How is it clear that religious thought and philosophy were totally intertwined during the Middle Ages? Why was it this way?

Interesting question. Many of the seminal figures in medieval philosophy (from Augustine to Anselm to Aquinas) were members of the Christian church. The earliest universities where philosophy was practiced were centers of theological practices (the art of disputation, for example) and were also sites where persons trained for the priesthood. Actually, in pre-Christian philosophy, many of the philosophers engaged in work that touched on matters that we would today describe as religiously significant (the existence of God or gods, the soul, an afterlife, etc). So, in a sense, in over 2,400 years of philosophy in the west, a majority of that time involved philosophers engaging in themes of religious significance. Even philosophers one might read in a secular light such as Hume and Kant spent enormous time and energy in the philosophical assessment of religious beliefs and practices.

Are all moral questions philosophical? Some moral questions depend on factual questions (historical or scientific), but I mean the other ones.

Not an easy question to address. "Moral questions" might refer to questions about a particular act (is it morally permissible for you to buy a cup of coffee when that money might go to Oxfam and save a life) or a general practice or an institution. Moral questions might also include general questions about an overall moral or ethical theory. I suggest that in questioning the moral status of something, it is difficult to avoid some philosophy of values, even if this is not being explicitly invoked or applied. Even when employing historical and scientific methods in addressing the moral status of some state of affairs, some philosophy will be (or so I suggest) at work, even if this principally involves the philosophy of inquiry itself.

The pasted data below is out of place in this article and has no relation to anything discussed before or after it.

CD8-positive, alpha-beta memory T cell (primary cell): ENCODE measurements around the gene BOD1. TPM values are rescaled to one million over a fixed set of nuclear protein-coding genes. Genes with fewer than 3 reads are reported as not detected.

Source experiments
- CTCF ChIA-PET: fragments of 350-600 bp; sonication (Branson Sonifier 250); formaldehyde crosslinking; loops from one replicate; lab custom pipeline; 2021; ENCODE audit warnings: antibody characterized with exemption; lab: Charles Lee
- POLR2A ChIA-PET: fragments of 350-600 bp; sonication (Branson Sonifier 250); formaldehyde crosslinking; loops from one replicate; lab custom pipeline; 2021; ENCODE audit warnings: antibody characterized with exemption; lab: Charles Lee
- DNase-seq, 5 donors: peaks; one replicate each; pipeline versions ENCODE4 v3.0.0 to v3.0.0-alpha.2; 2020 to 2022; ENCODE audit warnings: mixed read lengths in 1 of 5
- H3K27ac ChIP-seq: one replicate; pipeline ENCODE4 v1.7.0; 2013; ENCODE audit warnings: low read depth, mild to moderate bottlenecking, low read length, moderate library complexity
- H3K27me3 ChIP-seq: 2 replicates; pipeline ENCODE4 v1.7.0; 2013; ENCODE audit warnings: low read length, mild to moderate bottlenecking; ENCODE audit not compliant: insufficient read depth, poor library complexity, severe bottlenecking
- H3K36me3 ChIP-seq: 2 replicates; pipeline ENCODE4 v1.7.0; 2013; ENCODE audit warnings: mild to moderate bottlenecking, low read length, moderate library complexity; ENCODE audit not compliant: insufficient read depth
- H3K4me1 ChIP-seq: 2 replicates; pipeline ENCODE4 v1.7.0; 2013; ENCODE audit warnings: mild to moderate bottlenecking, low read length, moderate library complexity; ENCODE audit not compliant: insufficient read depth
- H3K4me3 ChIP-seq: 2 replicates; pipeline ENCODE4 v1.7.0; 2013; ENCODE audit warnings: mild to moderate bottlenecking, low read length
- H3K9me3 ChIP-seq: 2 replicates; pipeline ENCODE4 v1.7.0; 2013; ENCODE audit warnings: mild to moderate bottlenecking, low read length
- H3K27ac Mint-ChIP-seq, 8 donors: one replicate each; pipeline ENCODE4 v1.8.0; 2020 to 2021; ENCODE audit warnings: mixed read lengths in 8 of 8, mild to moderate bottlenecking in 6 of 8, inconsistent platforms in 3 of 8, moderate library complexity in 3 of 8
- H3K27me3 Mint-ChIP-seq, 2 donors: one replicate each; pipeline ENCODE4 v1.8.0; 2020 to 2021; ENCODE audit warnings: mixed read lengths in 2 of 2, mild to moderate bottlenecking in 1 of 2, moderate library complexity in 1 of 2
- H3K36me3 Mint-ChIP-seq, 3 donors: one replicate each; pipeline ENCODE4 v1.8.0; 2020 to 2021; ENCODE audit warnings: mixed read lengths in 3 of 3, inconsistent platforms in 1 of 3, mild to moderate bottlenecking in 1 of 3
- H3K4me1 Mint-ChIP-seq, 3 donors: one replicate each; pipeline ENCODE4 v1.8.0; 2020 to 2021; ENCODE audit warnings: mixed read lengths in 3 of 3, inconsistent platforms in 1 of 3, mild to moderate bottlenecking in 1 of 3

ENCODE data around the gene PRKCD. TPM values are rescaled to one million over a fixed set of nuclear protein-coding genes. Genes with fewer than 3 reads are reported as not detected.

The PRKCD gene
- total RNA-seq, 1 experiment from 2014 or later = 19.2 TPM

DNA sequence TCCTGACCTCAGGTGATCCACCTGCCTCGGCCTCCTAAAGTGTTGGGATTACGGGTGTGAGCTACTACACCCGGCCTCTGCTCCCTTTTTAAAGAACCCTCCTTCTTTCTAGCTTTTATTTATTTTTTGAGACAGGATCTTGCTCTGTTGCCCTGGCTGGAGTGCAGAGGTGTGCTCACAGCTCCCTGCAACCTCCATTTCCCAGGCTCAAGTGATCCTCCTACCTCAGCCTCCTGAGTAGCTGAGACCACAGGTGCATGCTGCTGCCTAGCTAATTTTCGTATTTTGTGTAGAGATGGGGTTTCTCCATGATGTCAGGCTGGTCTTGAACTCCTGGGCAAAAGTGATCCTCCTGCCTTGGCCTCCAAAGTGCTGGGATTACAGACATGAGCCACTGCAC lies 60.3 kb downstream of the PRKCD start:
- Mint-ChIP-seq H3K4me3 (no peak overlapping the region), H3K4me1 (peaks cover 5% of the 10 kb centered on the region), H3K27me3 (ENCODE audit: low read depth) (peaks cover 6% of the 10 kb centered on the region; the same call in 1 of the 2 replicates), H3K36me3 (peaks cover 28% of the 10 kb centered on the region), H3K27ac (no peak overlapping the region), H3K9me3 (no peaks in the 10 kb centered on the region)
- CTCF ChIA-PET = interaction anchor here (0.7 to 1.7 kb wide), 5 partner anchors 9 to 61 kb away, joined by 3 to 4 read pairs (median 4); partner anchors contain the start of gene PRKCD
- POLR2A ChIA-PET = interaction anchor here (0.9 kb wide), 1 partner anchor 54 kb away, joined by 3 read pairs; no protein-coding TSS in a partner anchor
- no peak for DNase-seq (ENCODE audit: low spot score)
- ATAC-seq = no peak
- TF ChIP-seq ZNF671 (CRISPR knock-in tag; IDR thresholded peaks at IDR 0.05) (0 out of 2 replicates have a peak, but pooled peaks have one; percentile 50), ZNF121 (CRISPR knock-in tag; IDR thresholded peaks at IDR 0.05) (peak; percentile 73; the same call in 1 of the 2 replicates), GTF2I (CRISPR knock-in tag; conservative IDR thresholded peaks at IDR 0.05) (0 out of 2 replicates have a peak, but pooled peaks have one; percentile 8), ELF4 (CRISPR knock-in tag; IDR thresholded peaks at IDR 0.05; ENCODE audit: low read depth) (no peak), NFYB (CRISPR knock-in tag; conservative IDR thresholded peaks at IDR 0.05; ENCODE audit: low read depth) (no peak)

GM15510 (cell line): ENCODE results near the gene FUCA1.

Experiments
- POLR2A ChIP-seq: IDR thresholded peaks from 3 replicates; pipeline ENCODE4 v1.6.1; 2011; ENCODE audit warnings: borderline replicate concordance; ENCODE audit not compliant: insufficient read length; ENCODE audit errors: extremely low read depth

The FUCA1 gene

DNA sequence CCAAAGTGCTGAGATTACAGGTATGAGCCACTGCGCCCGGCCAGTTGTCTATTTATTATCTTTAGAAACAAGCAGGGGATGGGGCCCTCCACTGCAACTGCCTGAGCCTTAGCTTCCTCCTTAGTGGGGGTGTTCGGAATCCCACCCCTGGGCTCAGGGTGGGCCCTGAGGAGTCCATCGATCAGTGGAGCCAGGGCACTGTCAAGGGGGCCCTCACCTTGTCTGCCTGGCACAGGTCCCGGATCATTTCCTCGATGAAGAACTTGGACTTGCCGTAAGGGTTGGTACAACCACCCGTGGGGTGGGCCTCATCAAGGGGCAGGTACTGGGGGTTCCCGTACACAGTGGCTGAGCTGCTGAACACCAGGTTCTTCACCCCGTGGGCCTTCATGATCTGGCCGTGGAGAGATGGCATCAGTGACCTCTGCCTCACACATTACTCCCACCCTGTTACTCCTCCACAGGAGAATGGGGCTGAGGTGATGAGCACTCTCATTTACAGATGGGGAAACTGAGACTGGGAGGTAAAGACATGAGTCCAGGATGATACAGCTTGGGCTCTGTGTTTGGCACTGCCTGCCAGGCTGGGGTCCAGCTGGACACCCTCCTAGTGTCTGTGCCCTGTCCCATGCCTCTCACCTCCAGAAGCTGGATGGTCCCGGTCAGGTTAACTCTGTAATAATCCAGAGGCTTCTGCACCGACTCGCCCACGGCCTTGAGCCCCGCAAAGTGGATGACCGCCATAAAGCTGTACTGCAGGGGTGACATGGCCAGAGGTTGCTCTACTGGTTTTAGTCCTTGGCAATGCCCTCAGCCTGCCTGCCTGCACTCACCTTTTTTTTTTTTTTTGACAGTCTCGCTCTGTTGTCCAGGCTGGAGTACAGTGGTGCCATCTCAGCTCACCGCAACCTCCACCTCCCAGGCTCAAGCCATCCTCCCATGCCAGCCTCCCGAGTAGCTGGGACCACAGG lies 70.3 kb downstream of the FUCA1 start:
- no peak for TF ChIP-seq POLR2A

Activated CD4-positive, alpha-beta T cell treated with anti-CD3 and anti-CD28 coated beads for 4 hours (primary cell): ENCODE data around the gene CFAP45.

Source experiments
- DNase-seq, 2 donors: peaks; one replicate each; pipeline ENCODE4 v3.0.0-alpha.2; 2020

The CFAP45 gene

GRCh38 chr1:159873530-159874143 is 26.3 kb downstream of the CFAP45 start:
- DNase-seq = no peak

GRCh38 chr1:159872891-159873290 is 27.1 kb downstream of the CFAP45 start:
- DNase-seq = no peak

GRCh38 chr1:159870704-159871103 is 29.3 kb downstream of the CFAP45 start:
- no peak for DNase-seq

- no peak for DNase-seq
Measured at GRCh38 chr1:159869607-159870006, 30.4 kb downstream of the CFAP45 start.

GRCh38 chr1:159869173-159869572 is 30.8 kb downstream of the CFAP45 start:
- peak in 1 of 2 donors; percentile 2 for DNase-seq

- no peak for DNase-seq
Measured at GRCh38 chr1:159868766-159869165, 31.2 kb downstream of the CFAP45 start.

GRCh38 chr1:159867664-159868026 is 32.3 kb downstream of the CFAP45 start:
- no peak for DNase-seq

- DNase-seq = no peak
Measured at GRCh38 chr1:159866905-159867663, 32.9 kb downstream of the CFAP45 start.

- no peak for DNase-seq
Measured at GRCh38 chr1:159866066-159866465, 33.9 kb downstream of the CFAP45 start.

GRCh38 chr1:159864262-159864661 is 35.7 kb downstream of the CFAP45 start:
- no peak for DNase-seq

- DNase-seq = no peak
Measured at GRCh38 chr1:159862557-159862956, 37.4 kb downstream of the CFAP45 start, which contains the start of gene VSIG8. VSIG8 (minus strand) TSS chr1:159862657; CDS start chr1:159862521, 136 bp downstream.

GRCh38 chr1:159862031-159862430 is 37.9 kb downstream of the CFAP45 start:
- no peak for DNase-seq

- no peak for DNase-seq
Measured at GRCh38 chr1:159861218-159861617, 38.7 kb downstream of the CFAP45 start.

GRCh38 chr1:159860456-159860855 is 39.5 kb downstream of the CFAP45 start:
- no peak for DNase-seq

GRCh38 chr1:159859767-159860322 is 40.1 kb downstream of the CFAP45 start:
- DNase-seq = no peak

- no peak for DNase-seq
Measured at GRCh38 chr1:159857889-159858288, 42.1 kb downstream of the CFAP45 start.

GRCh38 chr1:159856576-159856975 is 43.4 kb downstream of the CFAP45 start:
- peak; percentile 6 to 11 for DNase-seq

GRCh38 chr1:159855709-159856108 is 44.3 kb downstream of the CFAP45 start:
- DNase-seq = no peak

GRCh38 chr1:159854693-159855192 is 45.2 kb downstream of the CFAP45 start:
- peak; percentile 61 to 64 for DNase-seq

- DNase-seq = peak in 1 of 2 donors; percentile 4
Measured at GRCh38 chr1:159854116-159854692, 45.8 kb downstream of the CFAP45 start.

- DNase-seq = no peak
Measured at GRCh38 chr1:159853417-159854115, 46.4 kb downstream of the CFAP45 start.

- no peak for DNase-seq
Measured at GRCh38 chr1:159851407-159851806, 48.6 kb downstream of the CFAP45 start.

How does a study of Philosophy assist your understanding of the activity of helping and of the relationship between self and other that is involved in this undertaking?

That depends on what one is studying philosophically. This term I am conducting a seminar with senior undergraduates in which we are reading the work of Cornel West and Iris Murdoch. They both compel us to think critically about matters of race and our individual responsibility to renounce narcissistic preoccupation and devote ourselves instead to the good, the true, and the beautiful (this is Iris Murdoch's central values as a Platonist), not merely as abstract, theoretical ideals, but as persons who are engaged in confronting racism and sexism. I am also offering two sections of a course, Environmental Ethics with about one hundred students; the goal of the class is to sharpen our understanding of our relationship with nonhuman animals, to live more fully in response to enormous human needs, including future generations. This is a scholarly and scientifically informed undertaking, but it is not intended to be of only academic interest, but to encourage each of us to be active in confronting...